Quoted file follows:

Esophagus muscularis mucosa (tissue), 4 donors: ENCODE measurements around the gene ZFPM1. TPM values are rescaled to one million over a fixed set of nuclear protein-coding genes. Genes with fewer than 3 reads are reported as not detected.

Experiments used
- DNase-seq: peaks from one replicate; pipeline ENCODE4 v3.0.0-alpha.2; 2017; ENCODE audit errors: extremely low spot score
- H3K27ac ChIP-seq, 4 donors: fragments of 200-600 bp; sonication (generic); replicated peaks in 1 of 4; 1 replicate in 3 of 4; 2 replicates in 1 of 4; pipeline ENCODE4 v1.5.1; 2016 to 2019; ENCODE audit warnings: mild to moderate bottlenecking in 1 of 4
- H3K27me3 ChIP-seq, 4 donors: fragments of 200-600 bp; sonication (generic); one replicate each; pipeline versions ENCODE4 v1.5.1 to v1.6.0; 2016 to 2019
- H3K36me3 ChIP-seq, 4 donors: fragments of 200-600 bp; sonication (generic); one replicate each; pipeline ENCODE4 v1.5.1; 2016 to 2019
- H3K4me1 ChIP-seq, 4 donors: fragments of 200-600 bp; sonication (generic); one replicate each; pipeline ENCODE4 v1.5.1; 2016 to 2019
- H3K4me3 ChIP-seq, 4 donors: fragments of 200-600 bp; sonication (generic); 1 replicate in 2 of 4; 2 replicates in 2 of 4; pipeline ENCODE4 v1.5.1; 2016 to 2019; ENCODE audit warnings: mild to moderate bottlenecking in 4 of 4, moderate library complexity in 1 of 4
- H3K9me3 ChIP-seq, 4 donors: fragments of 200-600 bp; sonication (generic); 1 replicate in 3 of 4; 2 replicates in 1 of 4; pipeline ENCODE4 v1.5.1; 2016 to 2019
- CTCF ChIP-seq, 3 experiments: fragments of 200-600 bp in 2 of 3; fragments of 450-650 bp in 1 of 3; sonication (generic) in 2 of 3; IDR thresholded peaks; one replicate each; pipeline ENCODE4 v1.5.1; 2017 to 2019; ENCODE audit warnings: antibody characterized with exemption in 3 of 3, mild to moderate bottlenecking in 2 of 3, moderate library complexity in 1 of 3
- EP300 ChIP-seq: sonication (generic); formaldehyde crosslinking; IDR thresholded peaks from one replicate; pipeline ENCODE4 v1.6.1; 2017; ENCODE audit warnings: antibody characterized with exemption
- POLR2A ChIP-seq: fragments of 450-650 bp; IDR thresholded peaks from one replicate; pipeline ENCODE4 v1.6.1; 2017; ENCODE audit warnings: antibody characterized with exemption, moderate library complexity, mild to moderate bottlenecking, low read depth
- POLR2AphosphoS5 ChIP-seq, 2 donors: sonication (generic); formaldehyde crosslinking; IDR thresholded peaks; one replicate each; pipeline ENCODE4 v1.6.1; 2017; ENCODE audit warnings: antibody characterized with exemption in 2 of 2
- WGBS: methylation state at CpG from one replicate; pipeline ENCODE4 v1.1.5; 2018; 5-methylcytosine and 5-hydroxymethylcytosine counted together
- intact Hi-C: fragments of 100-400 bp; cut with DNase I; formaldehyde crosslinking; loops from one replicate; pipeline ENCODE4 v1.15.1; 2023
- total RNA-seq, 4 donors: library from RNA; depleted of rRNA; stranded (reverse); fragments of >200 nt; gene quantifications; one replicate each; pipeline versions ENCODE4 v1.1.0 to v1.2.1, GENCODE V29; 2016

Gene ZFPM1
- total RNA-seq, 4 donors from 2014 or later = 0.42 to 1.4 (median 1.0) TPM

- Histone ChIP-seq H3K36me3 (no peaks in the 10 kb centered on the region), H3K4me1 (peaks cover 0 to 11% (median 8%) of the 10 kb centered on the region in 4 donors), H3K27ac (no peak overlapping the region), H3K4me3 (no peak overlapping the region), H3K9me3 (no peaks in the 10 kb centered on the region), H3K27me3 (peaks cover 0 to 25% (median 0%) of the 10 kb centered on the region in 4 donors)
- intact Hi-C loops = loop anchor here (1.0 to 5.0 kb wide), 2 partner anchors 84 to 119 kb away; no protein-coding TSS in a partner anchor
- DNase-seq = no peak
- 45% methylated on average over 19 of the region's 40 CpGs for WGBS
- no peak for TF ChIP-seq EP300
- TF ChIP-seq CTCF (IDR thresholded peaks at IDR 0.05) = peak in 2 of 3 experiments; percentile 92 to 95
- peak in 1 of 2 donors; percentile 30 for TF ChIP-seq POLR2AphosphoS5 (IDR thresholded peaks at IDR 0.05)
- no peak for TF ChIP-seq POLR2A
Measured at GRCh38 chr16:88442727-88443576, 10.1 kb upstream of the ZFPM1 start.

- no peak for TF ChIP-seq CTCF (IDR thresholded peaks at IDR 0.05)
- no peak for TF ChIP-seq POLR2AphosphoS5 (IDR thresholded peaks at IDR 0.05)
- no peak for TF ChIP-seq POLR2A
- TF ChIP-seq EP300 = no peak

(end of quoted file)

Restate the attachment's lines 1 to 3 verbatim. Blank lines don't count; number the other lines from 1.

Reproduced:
Esophagus muscularis mucosa (tissue), 4 donors: ENCODE measurements around the gene ZFPM1. TPM values are rescaled to one million over a fixed set of nuclear protein-coding genes. Genes with fewer than 3 reads are reported as not detected.

Experiments used
- DNase-seq: peaks from one replicate; pipeline ENCODE4 v3.0.0-alpha.2; 2017; ENCODE audit errors: extremely low spot score